Shadowing Etiquette


Shadowing is something that is recommended for most programs, and required by some.  If you are possibly considering PA school, I recommend shadowing at least some to see if it's really what you want to do.  It's easy to read about what a Physician Assistant is and see all of the awesome articles about how it's ranked as one of the best jobs, but that doesn't necessarily mean it's for you.  Shadowing will also help you when it comes to interviewing and answering questions that address what a PA does and how a PA is different than a physician.

So once you've found some places that will let you come spend some time with them, you definitely want to be a good guest!  That will help you to get a good letter of recommendation (LOR), get more hours at that location, or possibly get them to connect you to some colleagues that may be able to help you out.

Don't be afraid to ask questions before you go in!  If you're shadowing in a hospital there may be some clearance stuff with HR that you need to do to even be allowed to be there.  It's perfectly fine to ask general questions, like when and where they want you to report and what you should wear.  (When in doubt, go with business casual.)  It may sound harsh, but a PA is unlikely to wait around for you when they have a schedule of patients to see, so do your best to be where you need to be on time.  As a PA, we know that this is for your good, so don't feel like you have to impress the PA you're shadowing.  You want to make a good impression (for possible future LOR), but we want you to learn and see if this job would be a good fit for you.

Know the basics of HIPAA.  This is basically the healthcare rules that are in place to protect patient's privacy.  It's kind of common sense, but if you've never been in a clinical setting you may not know how serious these are.  Basically all of the patient's personal information and anything you may see is private and you should not talk about it with anyone other than the person you're shadowing or other related healthcare staff.  And if you recognize a patient's name as someone you know, it's perfectly fine for you to say you don't feel comfortable seeing them in a medical setting.  And then make sure not to share the details of that encounter with anyone who may also know the person.  It can be really easy to slip up and go "Oh, I saw so-and-so's dad the other day," or something like that, but the patient may be seen for something that is not public knowledge and it's their right to maintain that privacy.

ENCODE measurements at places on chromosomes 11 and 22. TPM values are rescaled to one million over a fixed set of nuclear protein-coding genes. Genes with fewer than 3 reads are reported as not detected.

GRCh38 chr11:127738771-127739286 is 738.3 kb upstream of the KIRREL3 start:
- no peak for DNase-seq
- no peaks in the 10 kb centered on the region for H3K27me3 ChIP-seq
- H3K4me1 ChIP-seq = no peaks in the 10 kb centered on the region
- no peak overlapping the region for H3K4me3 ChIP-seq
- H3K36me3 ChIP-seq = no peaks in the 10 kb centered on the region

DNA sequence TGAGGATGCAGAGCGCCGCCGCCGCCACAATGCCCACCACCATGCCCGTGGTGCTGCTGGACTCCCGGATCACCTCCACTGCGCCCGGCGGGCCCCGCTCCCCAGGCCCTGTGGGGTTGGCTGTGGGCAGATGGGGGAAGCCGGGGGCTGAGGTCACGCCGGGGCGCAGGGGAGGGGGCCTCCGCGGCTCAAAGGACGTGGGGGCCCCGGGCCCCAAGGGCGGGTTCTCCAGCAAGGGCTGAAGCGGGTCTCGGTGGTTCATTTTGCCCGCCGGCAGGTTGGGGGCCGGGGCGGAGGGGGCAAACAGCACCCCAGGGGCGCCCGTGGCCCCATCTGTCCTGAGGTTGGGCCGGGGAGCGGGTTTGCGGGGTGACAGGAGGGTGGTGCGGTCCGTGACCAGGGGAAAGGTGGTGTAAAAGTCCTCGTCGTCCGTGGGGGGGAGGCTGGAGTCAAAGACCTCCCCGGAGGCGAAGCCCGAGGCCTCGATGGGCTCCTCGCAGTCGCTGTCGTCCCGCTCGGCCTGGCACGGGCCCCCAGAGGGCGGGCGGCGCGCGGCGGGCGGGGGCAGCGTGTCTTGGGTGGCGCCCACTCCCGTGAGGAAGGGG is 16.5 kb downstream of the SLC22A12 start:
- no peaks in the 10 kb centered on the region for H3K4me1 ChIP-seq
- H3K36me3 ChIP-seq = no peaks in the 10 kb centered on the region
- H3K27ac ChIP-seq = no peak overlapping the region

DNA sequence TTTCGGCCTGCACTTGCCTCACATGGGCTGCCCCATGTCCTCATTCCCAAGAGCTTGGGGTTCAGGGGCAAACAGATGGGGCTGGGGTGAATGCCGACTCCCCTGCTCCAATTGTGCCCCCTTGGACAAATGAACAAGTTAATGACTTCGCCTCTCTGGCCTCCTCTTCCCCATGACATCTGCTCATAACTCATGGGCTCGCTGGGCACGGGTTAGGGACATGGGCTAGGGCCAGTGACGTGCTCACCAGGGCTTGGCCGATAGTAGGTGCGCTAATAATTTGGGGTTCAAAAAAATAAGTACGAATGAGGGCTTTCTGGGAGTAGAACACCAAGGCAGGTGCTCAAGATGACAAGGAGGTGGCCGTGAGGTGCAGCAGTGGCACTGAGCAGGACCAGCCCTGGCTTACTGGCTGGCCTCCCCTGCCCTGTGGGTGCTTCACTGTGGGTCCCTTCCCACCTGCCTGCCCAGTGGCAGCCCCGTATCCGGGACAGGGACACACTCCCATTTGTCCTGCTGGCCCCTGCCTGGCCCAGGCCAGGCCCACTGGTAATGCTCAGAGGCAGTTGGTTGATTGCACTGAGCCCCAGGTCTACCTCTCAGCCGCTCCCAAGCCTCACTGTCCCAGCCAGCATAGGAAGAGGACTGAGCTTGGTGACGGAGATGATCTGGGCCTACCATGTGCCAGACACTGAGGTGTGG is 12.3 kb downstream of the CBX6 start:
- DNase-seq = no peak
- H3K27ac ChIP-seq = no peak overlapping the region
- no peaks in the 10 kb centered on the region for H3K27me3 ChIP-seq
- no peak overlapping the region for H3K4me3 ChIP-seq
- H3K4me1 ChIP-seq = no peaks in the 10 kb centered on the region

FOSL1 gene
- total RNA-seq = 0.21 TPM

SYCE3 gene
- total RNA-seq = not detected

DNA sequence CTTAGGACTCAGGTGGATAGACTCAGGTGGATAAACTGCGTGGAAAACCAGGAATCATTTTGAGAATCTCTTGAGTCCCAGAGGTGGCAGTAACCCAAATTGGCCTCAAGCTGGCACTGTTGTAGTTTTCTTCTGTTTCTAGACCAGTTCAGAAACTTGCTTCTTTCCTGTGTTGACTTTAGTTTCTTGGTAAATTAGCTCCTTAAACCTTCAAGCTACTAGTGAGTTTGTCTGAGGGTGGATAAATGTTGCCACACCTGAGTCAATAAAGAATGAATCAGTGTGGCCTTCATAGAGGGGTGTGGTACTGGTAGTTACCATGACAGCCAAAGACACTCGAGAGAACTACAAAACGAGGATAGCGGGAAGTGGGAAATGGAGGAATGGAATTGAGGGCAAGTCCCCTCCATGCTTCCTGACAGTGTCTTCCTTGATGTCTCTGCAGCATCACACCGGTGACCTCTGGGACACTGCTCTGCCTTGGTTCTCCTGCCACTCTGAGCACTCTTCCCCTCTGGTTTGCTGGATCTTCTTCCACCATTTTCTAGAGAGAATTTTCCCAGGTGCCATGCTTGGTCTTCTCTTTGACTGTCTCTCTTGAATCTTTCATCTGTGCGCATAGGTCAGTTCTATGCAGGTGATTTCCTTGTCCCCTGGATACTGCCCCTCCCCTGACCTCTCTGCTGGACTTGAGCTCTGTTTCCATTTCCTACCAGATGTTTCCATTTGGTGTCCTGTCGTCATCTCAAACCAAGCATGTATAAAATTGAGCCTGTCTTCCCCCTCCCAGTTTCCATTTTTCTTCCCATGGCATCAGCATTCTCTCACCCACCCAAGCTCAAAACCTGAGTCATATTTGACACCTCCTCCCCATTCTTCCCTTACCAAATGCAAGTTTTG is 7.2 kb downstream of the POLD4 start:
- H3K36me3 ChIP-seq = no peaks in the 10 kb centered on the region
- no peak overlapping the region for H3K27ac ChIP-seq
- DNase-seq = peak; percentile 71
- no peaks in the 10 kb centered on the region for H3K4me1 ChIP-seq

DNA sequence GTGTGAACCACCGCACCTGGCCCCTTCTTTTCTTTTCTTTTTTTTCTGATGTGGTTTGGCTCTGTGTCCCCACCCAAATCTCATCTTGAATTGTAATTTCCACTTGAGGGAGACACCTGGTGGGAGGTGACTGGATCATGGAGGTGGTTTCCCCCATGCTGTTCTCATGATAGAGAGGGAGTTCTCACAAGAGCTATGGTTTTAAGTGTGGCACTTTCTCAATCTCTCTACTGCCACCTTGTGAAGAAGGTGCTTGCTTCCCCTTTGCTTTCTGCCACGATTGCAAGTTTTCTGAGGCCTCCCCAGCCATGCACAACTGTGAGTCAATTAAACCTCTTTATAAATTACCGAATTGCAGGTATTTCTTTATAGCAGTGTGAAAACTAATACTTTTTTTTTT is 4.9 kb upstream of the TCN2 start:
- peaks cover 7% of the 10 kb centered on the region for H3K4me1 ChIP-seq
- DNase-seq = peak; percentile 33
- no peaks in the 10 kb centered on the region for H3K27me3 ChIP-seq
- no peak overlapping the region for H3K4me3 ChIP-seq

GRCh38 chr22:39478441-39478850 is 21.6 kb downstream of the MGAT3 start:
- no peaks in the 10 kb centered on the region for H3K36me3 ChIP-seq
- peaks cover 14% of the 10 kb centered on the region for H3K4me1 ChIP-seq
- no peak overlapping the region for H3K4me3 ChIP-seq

When you show up to shadow, it's a good idea to bring something to take notes, something to do if there's some downtime, and any questions you may have.  Sometimes there are some slow days (like the one I had yesterday), and it stinks that you may not get to see many patients, but that gives you a great opportunity to ask questions about PA stuff.

When you're seeing patients, feel free to ask your preceptor questions when you've left the room.  This will show that you were paying attention and that you are actually interested in being there.  If there's something you don't understand or didn't catch what the diagnosis was, just ask!  And again, don't feel like you have to impress the PA, obviously you are there to shadow because you want to become a PA, so we want you to learn.

Before you leave, make sure to get some contact info (phone number, e-mail) in case you have any questions or need a letter of recommendation in the future.  Also keep a very good log of your hours including where you shadowed, what specialty you were in, how many hours, and anything cool you saw.  This will come in handy for the CASPA application or other applications.